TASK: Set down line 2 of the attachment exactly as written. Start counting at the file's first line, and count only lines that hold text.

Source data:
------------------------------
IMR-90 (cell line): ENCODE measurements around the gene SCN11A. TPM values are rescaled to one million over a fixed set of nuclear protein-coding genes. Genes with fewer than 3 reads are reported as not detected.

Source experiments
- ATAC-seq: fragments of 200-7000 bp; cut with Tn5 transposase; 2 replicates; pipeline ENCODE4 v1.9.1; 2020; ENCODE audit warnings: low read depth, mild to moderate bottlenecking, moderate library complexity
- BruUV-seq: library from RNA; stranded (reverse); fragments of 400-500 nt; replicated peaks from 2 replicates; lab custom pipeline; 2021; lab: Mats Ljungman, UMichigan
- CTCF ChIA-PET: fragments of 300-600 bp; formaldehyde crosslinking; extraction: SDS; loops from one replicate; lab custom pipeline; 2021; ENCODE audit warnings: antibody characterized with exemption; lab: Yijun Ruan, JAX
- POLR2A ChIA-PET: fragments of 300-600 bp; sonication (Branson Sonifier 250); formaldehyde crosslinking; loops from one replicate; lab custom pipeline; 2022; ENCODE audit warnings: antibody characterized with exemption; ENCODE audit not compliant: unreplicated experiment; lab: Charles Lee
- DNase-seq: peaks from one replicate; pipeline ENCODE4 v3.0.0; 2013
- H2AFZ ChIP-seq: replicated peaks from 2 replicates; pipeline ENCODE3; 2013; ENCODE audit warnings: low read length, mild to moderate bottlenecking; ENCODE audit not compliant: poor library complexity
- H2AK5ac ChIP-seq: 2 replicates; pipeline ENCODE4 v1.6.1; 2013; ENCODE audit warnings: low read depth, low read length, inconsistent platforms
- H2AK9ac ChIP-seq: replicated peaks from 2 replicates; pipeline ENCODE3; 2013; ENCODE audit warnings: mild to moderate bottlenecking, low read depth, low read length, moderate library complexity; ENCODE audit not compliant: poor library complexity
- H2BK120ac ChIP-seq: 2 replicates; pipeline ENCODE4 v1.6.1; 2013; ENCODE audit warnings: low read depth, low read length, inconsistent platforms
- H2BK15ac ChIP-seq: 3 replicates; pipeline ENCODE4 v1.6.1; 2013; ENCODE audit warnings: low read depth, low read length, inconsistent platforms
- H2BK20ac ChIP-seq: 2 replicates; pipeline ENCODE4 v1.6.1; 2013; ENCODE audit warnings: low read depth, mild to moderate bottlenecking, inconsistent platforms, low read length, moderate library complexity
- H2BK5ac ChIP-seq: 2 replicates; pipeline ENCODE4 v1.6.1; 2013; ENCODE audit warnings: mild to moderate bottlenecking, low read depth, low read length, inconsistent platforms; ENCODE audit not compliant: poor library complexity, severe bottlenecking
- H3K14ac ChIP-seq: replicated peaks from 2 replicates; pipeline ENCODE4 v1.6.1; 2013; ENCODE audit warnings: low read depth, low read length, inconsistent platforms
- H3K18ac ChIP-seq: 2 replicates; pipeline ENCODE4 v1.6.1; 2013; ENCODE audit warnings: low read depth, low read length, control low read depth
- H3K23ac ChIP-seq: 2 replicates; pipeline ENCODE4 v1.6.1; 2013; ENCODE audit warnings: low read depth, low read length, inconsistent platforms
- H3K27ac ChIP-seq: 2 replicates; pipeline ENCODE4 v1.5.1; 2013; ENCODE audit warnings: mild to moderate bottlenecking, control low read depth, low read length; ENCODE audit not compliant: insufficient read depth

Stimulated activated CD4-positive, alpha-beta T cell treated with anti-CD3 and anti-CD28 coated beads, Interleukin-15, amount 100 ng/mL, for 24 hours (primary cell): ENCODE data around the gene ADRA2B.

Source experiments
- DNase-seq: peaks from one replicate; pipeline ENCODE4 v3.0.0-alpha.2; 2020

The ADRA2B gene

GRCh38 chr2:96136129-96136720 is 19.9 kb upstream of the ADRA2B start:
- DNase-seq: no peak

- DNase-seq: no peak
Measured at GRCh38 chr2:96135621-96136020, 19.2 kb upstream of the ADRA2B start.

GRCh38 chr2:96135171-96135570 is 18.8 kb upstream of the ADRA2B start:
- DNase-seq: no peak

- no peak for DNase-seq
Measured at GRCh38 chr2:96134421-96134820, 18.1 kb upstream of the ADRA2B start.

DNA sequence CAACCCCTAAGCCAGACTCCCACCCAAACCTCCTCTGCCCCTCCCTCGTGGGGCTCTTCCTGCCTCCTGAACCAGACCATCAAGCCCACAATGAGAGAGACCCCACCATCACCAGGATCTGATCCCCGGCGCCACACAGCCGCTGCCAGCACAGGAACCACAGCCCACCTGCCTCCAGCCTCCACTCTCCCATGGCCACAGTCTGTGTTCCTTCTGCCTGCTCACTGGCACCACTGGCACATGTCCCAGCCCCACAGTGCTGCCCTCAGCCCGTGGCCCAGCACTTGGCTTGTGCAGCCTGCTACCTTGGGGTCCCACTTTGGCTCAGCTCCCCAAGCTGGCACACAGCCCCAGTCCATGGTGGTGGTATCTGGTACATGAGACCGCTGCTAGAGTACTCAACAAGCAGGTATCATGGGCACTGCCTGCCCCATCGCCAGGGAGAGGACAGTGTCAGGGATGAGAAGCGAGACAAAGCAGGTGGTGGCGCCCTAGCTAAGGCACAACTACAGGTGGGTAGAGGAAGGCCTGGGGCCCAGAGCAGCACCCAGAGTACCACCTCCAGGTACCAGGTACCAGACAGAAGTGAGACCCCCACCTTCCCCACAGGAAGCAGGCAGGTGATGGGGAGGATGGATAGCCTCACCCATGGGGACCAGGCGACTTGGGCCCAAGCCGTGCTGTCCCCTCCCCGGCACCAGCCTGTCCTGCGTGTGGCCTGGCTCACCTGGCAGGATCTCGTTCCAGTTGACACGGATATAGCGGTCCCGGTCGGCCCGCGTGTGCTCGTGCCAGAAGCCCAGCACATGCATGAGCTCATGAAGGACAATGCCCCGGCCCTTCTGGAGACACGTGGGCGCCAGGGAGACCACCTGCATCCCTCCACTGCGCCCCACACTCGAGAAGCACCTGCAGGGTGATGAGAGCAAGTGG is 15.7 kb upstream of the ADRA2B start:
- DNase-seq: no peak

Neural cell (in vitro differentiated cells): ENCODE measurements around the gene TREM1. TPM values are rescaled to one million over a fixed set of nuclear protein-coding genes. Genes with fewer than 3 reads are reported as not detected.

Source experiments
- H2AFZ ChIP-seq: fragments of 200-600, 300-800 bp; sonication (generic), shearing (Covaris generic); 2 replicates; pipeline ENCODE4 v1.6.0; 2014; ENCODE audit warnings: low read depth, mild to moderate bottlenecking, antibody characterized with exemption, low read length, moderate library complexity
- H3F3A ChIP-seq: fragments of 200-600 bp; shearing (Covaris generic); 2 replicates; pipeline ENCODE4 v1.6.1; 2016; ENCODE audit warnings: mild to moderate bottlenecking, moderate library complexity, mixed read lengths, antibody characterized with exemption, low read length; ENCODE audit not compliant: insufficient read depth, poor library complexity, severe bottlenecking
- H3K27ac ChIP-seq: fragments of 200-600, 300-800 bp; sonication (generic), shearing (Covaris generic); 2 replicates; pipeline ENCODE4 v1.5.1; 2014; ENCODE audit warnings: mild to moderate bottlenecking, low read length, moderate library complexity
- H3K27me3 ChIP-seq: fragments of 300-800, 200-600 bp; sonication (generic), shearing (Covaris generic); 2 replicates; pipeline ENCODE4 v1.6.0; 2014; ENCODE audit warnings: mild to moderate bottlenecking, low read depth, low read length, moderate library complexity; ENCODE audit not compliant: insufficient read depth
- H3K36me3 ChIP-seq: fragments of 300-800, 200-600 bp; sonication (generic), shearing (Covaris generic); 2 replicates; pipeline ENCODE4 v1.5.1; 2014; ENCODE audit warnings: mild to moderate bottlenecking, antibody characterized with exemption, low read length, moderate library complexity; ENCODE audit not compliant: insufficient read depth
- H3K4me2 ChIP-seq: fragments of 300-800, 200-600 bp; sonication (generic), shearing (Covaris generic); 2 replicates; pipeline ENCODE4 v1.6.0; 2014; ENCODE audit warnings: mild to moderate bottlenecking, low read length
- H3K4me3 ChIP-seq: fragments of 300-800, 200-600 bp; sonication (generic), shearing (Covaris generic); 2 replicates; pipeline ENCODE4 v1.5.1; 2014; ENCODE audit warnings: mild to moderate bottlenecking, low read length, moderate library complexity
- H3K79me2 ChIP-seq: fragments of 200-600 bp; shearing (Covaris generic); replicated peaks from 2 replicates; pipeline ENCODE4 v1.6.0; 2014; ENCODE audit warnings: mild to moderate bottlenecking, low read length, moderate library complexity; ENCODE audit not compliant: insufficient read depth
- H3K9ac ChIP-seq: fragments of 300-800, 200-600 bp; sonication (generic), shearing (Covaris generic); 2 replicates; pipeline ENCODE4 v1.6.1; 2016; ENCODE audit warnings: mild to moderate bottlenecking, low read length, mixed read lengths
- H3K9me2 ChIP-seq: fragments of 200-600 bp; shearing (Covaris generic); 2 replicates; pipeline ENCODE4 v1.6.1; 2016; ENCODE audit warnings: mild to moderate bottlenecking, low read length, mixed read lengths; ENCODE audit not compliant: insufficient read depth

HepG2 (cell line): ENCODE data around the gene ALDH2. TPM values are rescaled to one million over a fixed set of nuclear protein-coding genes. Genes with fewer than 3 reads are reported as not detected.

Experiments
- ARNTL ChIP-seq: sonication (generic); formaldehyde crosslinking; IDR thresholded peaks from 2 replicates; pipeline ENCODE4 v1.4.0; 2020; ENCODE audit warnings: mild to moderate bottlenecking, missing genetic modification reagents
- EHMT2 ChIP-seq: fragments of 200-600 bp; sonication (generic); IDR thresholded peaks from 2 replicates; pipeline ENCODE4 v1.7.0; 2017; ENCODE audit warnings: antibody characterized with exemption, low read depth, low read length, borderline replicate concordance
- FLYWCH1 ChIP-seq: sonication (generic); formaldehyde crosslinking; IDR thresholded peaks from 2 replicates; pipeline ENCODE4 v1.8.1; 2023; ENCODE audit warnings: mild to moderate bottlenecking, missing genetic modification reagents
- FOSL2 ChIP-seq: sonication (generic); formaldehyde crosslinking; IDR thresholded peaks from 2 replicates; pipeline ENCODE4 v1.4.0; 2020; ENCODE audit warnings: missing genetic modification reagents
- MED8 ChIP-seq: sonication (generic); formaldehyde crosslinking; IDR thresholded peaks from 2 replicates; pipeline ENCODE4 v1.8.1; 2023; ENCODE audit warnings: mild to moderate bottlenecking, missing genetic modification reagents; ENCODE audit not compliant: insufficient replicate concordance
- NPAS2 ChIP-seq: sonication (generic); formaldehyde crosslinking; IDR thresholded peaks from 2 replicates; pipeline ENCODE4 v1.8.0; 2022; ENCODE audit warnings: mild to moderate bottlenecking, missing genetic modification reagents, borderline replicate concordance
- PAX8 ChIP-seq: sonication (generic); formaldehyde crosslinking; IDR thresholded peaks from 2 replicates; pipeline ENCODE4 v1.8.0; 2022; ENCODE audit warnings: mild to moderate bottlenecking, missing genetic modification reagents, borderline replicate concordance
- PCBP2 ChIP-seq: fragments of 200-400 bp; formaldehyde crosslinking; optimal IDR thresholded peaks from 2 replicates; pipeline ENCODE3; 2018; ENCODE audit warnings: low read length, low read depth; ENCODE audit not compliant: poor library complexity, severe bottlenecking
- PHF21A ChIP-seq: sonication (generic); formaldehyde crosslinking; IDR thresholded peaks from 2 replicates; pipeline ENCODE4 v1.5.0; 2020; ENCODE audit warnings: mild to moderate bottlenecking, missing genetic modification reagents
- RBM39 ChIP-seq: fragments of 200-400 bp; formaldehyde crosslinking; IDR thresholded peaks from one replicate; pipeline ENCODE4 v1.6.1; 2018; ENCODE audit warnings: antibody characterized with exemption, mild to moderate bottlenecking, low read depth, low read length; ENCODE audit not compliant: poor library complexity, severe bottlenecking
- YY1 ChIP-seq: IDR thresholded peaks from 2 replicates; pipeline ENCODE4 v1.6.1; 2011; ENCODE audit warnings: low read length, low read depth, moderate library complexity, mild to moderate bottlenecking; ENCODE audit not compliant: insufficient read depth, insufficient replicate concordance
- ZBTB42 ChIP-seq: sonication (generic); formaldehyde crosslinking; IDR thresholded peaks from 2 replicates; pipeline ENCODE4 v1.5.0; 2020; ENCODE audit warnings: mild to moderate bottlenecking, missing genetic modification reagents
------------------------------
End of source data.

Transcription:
Source experiments